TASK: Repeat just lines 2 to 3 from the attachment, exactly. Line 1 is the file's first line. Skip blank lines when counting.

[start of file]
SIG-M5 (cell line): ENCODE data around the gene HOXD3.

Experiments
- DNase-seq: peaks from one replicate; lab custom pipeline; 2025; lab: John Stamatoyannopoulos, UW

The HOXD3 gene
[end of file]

Experiments
- DNase-seq: peaks from one replicate; lab custom pipeline; 2025; lab: John Stamatoyannopoulos, UW